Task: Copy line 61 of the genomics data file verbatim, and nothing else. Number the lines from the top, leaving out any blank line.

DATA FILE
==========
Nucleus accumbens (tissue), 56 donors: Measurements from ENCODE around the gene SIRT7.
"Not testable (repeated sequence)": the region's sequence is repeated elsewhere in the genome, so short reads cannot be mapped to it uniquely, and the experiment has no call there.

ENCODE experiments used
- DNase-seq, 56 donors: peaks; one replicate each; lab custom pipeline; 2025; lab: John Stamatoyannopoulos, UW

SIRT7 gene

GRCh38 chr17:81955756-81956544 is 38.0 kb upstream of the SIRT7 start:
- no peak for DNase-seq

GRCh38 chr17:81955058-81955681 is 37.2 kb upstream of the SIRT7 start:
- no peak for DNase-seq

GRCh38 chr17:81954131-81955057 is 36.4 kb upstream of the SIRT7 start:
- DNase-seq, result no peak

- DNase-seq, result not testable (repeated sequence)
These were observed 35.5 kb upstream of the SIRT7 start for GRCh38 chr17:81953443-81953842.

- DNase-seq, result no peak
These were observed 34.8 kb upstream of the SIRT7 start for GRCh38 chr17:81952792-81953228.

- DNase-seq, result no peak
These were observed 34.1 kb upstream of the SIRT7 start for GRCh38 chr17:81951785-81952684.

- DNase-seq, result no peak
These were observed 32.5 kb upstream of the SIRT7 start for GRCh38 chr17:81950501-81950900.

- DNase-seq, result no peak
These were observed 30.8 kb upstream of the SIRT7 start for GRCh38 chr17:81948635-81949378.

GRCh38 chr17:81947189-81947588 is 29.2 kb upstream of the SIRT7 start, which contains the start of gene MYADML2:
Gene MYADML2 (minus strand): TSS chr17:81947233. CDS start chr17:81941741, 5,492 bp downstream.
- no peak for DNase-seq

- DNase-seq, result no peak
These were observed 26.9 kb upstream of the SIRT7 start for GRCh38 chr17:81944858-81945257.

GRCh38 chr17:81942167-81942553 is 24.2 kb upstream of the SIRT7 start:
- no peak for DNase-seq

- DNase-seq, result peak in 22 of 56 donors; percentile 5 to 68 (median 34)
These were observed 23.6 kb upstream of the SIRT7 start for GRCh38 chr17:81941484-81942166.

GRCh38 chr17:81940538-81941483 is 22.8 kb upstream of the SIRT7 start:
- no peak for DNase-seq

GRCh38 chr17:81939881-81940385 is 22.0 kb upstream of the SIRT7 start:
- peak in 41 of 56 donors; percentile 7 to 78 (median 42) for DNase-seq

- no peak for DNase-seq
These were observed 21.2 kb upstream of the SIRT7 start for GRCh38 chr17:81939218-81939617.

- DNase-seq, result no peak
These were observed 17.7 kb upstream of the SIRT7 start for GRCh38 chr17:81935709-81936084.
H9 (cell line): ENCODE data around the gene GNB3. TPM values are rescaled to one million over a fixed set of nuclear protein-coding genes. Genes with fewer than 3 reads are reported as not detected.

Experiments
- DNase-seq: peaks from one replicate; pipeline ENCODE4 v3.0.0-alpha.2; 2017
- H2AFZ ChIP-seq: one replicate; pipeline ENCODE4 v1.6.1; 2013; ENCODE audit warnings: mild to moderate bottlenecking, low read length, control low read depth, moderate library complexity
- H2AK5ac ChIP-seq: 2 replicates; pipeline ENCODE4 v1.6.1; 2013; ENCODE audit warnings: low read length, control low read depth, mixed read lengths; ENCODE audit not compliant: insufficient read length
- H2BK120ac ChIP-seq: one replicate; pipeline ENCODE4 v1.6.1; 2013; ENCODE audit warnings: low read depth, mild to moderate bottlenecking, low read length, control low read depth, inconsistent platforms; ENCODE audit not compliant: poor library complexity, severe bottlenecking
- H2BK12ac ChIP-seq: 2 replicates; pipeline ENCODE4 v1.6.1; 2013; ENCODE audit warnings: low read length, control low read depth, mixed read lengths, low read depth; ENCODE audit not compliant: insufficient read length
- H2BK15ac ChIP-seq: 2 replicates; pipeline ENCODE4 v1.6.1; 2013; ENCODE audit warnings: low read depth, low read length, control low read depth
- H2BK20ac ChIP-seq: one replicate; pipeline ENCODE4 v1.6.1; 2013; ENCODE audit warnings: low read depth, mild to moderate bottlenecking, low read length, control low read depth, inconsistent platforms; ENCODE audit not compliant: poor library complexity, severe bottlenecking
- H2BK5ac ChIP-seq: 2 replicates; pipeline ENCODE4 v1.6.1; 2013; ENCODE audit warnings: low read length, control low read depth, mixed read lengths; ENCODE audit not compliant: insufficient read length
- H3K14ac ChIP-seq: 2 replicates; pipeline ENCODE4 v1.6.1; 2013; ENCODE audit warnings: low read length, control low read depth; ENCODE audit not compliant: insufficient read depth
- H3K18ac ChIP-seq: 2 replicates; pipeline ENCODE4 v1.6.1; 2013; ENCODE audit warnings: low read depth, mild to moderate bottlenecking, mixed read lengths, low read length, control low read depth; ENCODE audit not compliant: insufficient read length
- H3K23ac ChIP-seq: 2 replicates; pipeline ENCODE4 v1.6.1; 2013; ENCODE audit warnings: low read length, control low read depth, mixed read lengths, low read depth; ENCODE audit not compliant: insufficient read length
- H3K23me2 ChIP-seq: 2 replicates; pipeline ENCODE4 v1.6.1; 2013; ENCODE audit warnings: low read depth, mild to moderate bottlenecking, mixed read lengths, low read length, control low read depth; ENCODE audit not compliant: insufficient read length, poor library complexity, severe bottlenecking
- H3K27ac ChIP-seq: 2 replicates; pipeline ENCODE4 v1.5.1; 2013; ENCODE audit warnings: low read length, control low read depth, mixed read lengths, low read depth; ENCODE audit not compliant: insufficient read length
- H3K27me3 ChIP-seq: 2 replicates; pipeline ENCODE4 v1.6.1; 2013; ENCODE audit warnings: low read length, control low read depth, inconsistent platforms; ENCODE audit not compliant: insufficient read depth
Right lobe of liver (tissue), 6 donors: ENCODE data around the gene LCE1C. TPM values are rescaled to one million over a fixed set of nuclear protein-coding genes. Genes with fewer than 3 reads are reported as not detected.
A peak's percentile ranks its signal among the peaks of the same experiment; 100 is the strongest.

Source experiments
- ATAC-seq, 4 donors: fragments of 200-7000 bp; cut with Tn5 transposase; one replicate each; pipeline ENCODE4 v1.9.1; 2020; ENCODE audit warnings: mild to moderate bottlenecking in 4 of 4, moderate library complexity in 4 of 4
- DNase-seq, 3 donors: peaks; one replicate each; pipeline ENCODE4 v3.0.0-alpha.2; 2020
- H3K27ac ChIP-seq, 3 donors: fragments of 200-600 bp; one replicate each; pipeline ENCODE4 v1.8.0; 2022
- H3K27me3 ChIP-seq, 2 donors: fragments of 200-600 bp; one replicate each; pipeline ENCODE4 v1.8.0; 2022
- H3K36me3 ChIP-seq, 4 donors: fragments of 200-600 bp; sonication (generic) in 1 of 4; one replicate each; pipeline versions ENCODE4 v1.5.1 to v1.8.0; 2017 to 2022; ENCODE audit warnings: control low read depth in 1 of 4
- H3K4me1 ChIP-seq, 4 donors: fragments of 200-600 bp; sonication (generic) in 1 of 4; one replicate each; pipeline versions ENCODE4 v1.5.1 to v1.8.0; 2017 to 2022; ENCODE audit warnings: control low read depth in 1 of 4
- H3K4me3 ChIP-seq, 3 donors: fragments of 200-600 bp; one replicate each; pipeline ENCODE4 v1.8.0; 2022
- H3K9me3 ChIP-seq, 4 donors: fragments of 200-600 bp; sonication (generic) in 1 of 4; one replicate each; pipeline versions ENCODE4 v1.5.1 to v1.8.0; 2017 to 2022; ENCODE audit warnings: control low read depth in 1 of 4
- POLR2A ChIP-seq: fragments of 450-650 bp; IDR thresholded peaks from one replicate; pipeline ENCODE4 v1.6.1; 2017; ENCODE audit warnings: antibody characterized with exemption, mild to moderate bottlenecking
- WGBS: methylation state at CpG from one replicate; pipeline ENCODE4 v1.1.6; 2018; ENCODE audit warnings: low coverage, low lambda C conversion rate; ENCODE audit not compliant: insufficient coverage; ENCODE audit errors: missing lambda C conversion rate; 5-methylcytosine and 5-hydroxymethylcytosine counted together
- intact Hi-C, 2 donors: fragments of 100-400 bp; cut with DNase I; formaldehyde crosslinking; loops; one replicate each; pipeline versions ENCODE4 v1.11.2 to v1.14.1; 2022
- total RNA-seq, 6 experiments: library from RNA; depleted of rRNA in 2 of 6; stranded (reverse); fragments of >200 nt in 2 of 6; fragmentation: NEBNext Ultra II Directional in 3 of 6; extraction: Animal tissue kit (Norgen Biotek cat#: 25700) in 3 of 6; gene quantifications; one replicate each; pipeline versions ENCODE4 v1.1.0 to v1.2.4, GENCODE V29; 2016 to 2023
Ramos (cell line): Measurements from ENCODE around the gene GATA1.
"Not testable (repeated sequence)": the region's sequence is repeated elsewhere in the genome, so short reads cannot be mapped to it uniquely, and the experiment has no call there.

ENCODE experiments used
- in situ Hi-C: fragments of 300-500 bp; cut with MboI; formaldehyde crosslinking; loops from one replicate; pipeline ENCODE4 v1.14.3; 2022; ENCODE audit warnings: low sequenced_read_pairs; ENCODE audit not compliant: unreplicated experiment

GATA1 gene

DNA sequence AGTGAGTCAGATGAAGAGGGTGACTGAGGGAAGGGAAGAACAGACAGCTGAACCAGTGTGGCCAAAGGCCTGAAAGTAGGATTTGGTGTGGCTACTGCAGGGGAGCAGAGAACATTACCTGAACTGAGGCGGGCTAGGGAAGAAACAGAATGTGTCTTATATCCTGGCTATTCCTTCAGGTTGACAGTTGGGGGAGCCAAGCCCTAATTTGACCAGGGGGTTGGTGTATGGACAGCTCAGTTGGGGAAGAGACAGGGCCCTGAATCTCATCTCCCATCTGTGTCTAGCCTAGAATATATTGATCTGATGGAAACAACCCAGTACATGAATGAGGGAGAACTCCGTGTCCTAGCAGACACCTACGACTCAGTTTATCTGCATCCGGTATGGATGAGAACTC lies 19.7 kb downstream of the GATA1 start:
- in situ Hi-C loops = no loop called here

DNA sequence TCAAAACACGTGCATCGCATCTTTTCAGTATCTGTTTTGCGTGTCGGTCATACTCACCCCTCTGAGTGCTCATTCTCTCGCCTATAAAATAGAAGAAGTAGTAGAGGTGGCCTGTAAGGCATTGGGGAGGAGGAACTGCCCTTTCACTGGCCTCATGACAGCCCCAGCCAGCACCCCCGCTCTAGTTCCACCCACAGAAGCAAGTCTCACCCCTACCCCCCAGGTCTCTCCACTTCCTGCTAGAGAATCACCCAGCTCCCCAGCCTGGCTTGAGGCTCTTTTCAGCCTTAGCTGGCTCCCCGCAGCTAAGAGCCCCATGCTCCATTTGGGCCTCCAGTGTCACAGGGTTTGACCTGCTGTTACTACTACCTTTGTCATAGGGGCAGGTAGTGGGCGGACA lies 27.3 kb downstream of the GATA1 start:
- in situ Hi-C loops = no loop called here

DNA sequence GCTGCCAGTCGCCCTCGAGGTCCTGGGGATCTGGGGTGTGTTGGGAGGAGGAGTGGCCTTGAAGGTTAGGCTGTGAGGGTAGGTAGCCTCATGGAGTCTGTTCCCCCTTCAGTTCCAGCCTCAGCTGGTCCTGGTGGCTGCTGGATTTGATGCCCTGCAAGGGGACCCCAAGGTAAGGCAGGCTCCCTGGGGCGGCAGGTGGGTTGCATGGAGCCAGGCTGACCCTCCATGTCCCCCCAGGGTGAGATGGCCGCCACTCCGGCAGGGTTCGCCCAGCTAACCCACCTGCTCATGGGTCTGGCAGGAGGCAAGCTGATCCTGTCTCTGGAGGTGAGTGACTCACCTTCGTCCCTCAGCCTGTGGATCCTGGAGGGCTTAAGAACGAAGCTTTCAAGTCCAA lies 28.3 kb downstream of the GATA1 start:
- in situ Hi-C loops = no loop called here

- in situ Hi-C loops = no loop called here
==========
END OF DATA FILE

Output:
- H3K27me3 ChIP-seq, 2 donors: fragments of 200-600 bp; one replicate each; pipeline ENCODE4 v1.8.0; 2022